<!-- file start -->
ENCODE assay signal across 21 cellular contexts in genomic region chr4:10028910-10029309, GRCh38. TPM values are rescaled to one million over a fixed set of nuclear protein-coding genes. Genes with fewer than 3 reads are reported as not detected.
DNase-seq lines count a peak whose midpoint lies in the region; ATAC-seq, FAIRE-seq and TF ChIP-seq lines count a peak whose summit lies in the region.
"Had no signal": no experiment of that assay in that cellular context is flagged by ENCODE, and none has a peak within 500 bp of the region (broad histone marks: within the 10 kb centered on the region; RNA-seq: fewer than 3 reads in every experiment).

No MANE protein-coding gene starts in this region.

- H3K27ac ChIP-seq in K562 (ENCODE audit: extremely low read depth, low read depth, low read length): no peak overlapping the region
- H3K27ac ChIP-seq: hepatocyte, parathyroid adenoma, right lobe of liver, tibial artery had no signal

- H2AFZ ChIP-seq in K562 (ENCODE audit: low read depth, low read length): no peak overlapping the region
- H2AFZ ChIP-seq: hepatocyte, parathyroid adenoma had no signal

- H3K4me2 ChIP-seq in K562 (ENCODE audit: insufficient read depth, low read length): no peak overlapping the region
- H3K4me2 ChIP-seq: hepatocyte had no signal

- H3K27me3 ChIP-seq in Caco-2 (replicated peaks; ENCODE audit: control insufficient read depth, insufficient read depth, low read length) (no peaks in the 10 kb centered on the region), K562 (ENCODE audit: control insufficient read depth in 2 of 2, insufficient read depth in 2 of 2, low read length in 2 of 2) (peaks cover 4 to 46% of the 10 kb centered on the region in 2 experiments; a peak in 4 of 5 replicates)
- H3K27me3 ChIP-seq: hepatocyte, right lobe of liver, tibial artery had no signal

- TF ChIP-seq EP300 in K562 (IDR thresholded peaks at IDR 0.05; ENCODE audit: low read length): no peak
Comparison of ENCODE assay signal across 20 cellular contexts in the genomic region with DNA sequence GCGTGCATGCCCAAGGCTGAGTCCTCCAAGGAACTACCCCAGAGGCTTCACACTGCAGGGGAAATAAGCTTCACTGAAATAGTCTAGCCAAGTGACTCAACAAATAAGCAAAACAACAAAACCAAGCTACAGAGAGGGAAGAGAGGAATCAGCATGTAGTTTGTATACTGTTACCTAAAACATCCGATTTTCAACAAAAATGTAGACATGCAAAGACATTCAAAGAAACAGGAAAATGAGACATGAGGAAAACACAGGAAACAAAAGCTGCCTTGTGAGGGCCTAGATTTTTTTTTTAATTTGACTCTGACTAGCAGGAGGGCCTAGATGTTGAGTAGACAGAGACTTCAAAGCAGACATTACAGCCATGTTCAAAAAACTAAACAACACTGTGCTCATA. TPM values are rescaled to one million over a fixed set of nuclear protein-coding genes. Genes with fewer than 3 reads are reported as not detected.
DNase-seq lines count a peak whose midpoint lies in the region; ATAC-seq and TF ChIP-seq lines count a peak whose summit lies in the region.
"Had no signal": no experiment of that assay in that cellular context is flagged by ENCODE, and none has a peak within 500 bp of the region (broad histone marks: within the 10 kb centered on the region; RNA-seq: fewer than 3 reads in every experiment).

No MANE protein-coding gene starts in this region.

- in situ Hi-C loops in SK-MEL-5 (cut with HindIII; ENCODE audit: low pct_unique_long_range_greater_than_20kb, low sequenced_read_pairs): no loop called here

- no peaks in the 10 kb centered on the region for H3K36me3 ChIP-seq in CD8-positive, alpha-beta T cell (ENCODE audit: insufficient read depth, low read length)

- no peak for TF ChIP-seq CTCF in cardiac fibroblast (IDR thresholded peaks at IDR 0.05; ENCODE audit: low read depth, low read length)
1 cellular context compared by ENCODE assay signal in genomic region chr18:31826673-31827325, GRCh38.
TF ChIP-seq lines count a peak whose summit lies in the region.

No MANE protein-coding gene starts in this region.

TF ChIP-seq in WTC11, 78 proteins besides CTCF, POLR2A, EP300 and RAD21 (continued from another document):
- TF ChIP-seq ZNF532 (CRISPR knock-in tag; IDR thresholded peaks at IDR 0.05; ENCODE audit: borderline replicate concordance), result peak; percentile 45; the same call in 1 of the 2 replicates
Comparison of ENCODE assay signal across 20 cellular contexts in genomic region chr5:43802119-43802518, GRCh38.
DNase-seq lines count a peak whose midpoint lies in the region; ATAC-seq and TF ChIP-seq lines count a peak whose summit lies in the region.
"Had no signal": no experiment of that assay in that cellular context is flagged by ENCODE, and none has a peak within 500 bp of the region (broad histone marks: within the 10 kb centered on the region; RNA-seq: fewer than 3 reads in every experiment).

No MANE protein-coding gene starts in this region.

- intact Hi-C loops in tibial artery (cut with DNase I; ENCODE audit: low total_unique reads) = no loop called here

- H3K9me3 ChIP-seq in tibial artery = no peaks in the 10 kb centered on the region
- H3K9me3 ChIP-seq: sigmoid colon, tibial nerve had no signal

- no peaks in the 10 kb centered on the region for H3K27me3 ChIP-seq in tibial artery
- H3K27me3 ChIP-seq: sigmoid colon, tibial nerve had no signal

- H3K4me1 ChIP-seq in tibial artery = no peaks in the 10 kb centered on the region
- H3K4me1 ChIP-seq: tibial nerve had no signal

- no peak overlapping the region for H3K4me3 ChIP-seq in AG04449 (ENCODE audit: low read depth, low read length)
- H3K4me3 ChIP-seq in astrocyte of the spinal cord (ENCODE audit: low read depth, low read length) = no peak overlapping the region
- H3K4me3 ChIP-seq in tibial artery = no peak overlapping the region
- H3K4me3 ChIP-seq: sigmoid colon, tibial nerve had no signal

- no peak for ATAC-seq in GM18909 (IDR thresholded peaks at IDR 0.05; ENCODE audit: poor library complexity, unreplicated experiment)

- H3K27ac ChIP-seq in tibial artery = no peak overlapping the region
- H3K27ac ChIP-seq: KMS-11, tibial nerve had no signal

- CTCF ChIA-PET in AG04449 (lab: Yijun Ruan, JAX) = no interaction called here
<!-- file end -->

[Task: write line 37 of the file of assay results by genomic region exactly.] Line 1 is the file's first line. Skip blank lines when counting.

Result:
- no peak overlapping the region for H3K4me3 ChIP-seq in AG04449 (ENCODE audit: low read depth, low read length)